Tuesday, September 13, 2011
For Camus, understanding the Absurd is to confront the meaninglessness of life. Death is a certainty, but we must act as though life has meaning. Our only salvation from this despair and nihilism comes through taking responsibility for our lives. Living the Absurd comes down to these tenets:
1. To confront the meaninglessness of life
2. Recognizing it is cowardly to kill oneself (we must live between hope and suicide)
3. We must act as if life had meaning (with "clown-like" distractions)
4. Continue walking the tightrope between these extremes and we accept full responsibility for our lives
Life without meaning
Camus said that "Life will be more fully lived in so far as it has no meaning". Now man can "live out his adventure within the confines of his own lifetime" and recognize the "optimism without hope".
We are not abandoning ourselves to despair, but recognizing the futility of our existence. We are in a sense living a much more fulfilled life. To illustrate these, Camus uses the the Myth of Sisyphus.
Much of the novel focuses on how medical workers and common people adapt to this plague: the changes in society, the loss of freedom and the constant reminder of our mortality. The ability of these people to accept or ignore death can help them survive. It also sums up Camus's own philosophy of why we keep living when our own survival is finite. The difference here is that your death is not 40-60 years down the road, but right in front of you.
Dr. Bernard Rieux, the main character and narrator, is the first to recognize the plague in Oran. His wife left before the plague arrived and is therefore separated from him following the quarantine. Rieux spends the novel providing assistance to the sick and dying.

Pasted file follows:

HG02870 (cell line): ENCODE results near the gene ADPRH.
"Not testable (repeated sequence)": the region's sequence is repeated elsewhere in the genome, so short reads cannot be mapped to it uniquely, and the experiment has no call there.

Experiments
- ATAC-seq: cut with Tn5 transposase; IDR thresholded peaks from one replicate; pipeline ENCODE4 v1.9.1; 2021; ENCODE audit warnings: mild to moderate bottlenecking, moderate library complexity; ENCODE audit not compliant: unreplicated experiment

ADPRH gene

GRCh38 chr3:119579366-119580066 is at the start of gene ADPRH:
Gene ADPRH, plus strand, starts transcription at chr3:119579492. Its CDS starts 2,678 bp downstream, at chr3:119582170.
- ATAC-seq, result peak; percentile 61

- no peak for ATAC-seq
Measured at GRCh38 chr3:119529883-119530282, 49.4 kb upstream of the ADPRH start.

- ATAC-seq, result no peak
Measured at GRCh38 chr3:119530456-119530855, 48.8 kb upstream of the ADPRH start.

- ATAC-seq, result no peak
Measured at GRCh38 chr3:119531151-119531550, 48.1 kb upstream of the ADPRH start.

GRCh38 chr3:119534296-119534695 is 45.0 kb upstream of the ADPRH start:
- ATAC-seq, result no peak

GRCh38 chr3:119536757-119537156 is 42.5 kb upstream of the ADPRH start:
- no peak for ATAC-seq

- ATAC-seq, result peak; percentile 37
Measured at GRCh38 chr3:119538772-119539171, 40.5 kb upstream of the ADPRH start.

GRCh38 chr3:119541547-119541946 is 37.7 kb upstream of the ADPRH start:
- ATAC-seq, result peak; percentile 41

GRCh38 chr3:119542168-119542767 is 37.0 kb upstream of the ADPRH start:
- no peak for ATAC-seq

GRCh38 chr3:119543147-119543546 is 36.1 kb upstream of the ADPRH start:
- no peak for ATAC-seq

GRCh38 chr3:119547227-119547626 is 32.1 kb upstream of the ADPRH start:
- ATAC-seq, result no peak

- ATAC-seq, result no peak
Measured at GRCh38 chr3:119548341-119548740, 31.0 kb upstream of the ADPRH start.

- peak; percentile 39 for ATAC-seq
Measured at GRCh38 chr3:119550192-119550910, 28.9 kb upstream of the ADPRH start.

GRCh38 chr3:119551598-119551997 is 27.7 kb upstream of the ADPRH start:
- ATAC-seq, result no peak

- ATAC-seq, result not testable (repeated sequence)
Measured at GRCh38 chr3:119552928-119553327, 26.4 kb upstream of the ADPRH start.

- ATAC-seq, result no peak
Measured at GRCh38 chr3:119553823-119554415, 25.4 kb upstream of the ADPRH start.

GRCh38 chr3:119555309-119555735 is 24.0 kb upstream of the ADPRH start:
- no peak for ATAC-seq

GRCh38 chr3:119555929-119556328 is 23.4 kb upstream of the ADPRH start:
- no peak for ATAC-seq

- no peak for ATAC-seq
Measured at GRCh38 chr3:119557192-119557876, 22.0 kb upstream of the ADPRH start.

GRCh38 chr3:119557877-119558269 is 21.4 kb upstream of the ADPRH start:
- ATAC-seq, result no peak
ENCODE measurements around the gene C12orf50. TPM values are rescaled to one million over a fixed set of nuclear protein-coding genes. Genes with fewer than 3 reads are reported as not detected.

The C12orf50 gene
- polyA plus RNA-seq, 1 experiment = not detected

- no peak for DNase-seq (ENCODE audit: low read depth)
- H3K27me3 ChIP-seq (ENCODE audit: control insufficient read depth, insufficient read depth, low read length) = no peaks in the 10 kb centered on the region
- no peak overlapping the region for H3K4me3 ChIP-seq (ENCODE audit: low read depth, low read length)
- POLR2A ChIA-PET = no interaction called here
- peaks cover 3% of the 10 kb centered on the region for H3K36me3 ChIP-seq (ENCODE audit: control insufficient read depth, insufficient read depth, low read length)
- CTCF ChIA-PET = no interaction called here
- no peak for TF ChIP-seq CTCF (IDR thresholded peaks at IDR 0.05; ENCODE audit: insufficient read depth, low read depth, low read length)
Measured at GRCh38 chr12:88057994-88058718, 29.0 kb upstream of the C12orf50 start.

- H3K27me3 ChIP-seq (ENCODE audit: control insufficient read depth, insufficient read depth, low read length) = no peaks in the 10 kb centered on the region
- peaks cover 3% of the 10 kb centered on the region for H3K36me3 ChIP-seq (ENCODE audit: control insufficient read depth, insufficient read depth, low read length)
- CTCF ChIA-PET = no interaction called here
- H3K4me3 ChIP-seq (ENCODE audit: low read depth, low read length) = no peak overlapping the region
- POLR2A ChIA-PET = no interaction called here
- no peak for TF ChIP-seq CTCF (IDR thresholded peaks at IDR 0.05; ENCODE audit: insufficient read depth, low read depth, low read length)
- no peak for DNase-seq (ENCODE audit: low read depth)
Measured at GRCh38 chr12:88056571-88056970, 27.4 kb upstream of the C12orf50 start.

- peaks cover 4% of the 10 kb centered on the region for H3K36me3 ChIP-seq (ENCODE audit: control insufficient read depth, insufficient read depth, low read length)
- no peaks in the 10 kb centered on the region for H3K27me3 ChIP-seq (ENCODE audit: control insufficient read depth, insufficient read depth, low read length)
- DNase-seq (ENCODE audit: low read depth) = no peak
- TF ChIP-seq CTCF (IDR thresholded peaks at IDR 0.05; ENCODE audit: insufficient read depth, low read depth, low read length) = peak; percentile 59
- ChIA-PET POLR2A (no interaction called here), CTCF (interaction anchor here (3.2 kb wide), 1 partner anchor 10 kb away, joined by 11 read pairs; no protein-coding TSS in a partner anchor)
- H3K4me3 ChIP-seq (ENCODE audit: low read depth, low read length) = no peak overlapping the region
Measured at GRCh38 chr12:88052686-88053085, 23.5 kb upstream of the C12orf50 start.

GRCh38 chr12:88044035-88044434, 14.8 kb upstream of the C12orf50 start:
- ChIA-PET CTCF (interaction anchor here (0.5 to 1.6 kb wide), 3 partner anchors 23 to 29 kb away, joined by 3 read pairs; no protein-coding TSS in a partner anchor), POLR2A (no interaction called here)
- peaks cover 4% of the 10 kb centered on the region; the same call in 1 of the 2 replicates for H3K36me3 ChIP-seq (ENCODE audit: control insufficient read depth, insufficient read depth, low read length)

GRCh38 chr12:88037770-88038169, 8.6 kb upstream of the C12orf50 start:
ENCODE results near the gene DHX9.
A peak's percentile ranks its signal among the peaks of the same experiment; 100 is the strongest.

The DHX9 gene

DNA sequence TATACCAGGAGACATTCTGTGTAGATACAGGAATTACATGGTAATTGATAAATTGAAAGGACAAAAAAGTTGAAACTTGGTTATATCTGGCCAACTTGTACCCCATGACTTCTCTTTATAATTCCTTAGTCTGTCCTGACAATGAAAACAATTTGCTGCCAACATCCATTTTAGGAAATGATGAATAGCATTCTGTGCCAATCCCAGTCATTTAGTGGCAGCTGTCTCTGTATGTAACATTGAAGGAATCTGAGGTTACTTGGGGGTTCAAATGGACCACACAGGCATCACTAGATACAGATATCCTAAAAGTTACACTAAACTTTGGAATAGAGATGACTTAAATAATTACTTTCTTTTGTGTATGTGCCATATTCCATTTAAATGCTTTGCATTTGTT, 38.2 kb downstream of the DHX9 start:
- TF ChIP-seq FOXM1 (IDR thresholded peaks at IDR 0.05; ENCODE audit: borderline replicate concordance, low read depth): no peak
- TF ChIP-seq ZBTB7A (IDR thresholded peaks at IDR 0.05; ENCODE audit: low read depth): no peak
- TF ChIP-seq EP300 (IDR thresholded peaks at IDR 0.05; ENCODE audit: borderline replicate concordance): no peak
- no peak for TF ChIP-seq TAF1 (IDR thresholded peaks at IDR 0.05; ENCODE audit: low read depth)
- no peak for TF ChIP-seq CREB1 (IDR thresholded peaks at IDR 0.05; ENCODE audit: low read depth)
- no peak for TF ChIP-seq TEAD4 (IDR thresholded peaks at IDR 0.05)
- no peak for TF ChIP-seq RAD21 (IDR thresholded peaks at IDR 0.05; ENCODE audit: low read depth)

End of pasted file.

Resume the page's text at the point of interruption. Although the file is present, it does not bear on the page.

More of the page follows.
Father Paneloux tells the citizens that the plague is an act of God punishing them for their sinful nature. Many citizens flock to the churches. "But where some saw abstraction others saw the truth." However, as the plague worsens, Paneloux becomes disillusioned about why his god would allow such more suffering. Eventually Paneloux dies as well.
Cottard tries to commit suicide during the opening of the novel. Later, as the plague arrives, Cottard becomes a wealthy smuggler adapting well to his circumstances. However, when when the plague receedes, Cottard is unable to re-adjust to living in normal society.
Jean Tarrou is vacationing in Oran when the plague strikes, trapping him in the city. He is a stoic man and become a friend and helper for Dr. Rieux.
Rambert is a young journalist visiting Oran who is also trapped in the city following the quarantine. He seeks to escape so he can be reunited with his wife in Paris. However he begins to feel guilty about leaving Rieux and others in the city and changes his mind.
Struggling against the inevitable
Tarrou says in a sense we are all plague stricken with the desperate weariness of life. The key is to try and not infect others and keep ourselves busy with life's little distractions.